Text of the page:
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Dalton, Cat Feathers hope Cup day will be Ladies Day

Posted: March 27, 2014 12:07 p.m.
Updated: March 28, 2014 5:00 a.m.

Brushing beneath the chin of a horse whose winter coat is shedding and floating into the air, Kate Dalton apologized for the mess it was making as hairs flew everywhere.
Meanwhile, around the corner, Cat Feathers nibbled and licked on the rubber-coated barrier which kept her inside the stall in her barn on the grounds of the Springdale Race Course. It was as if the 6-year-old mare was oblivious to the fact that, come Saturday, she would make her first start of 2014 against five male counterparts in the 82nd running of the $50,000 Carolina Cup steeplechase.
In a day and age when chivalry is not quite dead, but is close to being on life support, it is nice to know that in Thoroughbred racing, guys still give way or, in this case, weight, to the ladies. That is one of the reasons why Dalton has entered her bay filly into the Camden spring classic.
There have been times when a female racing against the boys was a big deal such as the ill-fated Ruffian and her match race versus Kentucky Derby winner Foolish Pleasure in 1975. More recently, on the flat, both Rachel Alexandra and Zenyatta beat the boys at their own game while over fences in Camden, in 2008, Imagina became the first female to win the Carolina Cup.
Dalton is hoping Cat Feathers, who she trains in her home base of Camden, can take a seat alongside Imagina --- who like Cat Feathers had a female trainer in Sanna Hendriks --- as champions of the Springdale spring feature. For her part, Dalton is downplaying the significance of the boys vs. girls scenario.
“I don’t think it’s a big deal,” she said when the subject was brought up. “I think it’s really helpful that the fillies get a little bit of weight (five pounds) off. (Cat Feathers) gets some extra weight off in the spring, even more than she does in the fall. I think, sometimes, that’s a real big advantage.”
Like those previously mentioned fillies and mares, Cat Feathers brings street cred to the race course with her. In 2012, the then-4-year-old filly was the National Steeplechase Association Filly and Mare Champion after having won the $75,000 Mrs. Ogden Phipps before finishing second in the $75,000 Mrs. Walter Jeffords, both at Saratoga, that summer.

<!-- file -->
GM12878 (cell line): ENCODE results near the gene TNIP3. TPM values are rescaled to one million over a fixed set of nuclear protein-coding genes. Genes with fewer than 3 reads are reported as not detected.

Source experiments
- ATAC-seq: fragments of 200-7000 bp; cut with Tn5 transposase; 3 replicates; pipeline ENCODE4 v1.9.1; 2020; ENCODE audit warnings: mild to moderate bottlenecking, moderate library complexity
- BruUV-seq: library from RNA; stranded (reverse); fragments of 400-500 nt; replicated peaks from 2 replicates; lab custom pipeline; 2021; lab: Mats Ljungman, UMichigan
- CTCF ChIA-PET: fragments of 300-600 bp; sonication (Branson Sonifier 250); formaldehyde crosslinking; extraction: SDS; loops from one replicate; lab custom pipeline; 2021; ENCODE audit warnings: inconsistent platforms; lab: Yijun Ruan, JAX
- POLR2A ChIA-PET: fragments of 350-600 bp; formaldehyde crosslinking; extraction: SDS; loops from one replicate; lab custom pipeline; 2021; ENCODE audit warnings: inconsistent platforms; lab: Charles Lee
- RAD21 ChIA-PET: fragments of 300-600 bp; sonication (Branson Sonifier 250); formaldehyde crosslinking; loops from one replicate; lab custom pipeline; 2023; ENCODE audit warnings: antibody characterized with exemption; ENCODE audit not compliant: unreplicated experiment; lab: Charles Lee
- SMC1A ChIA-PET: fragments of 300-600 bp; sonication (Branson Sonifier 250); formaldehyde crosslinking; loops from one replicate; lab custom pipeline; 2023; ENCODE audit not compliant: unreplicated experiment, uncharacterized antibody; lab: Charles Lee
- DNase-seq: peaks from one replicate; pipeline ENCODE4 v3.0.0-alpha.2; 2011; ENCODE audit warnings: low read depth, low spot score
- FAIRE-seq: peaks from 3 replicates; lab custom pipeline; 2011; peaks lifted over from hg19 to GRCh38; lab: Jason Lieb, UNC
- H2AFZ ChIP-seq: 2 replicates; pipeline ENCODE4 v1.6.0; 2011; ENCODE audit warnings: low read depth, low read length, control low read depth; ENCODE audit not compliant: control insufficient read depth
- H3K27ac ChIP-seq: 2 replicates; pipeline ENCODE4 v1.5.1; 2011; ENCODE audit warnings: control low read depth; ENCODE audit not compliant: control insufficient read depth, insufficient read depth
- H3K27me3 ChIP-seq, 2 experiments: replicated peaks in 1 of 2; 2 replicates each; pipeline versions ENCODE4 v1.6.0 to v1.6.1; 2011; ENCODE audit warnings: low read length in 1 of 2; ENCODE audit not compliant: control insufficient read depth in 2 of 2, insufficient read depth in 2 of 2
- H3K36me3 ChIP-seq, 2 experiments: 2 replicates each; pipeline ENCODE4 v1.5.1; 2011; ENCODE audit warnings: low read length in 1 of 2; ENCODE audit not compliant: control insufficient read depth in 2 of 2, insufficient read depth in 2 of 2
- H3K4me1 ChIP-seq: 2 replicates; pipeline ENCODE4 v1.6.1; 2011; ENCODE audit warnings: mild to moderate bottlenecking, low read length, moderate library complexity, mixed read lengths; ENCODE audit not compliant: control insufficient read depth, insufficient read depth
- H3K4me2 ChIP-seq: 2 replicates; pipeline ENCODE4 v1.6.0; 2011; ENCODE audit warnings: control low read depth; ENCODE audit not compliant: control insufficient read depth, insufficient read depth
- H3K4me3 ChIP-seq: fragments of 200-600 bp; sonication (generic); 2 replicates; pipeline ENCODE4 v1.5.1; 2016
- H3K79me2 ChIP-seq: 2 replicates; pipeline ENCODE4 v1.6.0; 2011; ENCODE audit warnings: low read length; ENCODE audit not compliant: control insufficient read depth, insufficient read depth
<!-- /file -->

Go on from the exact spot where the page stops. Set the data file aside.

Cat Feathers was unable to repeat her success in 2013, a year in which she had two seconds and a third in seven starts which earned $32,758 for Dalton who, in addition to being the trainer, also owns Cat Feathers. But there was a silver lining to last season as Cat Feathers finished a game second, just 1 ¾-lengths behind Kingdom in the $30,600-added allowance hurdle sweepstakes run on Colonial Cup day in November.
Ordinarily, that would have been the stepping off point for Cat Feathers. But this time around, Dalton went in a different direction and never took her jumper completely out of training.
“She’s actually been on the go. We didn’t stop her this year,” Dalton said as she continued brushing a horse. “Usually, we stop and give them a break but by the time we ran here on Colonial Cup day, I looked at the calendar and thought, ‘Well, she’s going to have three weeks to be turned out.’ So instead of turning her out for three weeks, I just jogged her for six (weeks) and went right back to work again.
“We’ve been down here and tricking along and we’re off and running again.”